CRCWSC economic evaluation framework nominated for a 2022 Eureka Award

September 26, 2022
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The Investment Framework For Economics of Water Sensitive Cities (INFFEWS) package was nominated for the NSW Environment and Heritage Prize for Applied Environmental Research at the 2022 Eureka Awards. While the INFFEWS package didnt win, its nomination recognises its valuable contribution to improving the management or protection of Australias natural environment, particularly challenges posed by threats such as bushfires, pests, weeds and climate change.

The INFFEWS package was developed as part of the CRC for Water Sensitive Cities’ Integrated Research Project 2 (Comprehensive economic evaluation framework) by Professor David Pannell (University of Western Australia) and Associate Professor Sayed Iftekhar (Griffith University).

It comprises 2 tools:

The Value Tool gives practitioners a way of valuing the benefits of water sensitive projects that are not traded in markets, such as the social and environmental benefits. This comprehensive Excel-based database contains 2000+ non-market values of water sensitive systems and practices. It has over 20 different benefit types, with a spread of values available, including ecological improvement and biodiversity, reduced recurring costs, improved security of water supply, reduced morbidity/improved heat from extreme heat, and improved aesthetics. The accompanying Value Tool guideline explains how to adapt existing non-market values for use in another context. The guideline provides step-by-step instructions on how to use the tool, and demonstrates the tool in action via a worked example. The guideline also offers a brief overview of non-market valuation methods and benefit transfer techniques.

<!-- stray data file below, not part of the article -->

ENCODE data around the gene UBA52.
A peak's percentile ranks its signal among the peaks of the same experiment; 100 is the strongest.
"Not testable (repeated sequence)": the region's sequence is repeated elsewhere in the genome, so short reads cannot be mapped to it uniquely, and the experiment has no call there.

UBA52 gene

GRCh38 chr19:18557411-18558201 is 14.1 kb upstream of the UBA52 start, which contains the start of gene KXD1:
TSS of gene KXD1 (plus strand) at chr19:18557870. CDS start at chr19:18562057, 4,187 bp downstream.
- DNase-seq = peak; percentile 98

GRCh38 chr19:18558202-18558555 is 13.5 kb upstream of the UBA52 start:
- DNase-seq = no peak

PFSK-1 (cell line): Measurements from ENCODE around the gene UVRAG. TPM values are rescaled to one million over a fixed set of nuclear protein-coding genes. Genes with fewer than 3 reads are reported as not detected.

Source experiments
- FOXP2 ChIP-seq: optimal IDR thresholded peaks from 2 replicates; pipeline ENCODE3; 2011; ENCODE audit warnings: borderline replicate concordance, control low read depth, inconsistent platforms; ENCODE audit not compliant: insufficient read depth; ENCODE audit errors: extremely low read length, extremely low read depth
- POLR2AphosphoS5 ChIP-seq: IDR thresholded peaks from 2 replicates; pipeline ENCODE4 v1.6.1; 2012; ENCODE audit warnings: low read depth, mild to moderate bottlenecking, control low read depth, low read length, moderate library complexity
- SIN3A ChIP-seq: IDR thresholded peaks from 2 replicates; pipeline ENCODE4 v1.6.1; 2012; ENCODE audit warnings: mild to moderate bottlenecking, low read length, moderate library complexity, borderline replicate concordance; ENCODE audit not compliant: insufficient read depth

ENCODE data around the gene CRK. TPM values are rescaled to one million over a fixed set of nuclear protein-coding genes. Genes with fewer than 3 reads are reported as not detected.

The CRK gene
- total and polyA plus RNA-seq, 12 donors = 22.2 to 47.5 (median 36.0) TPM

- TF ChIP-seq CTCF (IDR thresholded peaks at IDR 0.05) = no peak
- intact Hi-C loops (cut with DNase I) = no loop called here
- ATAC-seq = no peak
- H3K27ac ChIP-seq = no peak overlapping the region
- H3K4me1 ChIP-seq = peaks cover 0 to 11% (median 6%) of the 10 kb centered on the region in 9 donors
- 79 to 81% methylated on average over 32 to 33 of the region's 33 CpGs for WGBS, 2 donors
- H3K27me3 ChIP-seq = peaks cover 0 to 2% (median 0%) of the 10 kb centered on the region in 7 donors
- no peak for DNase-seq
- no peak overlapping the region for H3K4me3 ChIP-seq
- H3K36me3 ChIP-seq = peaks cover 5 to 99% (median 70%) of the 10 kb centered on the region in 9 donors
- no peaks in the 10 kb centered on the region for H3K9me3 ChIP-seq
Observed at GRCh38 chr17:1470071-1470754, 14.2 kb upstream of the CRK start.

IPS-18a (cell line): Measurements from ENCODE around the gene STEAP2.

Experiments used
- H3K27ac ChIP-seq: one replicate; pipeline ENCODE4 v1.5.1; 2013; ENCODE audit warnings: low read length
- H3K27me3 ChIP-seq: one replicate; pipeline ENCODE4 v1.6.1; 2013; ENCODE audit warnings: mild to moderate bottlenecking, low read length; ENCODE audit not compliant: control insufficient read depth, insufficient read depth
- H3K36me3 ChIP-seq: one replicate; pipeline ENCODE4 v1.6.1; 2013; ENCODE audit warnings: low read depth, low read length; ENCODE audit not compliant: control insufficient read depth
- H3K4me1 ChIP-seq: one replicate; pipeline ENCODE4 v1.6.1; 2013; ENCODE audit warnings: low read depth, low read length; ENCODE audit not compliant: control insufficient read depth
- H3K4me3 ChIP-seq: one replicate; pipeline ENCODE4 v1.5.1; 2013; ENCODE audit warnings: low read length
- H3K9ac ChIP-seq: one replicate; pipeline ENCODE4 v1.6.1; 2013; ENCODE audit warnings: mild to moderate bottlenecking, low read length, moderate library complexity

The Benefit Cost Analysis (BCA) Tool compares the benefits of a water sensitive project with its costs, to assess whether its worthwhile. This Excel-based tool can help water practitioners:

  • develop a holistic business case for delivering water sensitive investments
  • assess investments for water sensitive cities
  • understand the distribution of costs and benefits between stakeholders.

This structured and systematic process leads project stakeholders though key steps to define the project, identify project options, identify information requirements and gaps and undertake the BCA assessment. It is based on sound economics and is fully consistent with Australian and state government economic assessment guidelines. It is also accompanied by a range of supporting resources (including guidelines and a user guide).

The tools were developed for industry, with industry, and have been applied by more than 120 organisations. Youll find more information about the tools and their application on the CRCWSC Knowledge Platform. If you have any questions, you can contact us at info@wscaustralia.org.au.

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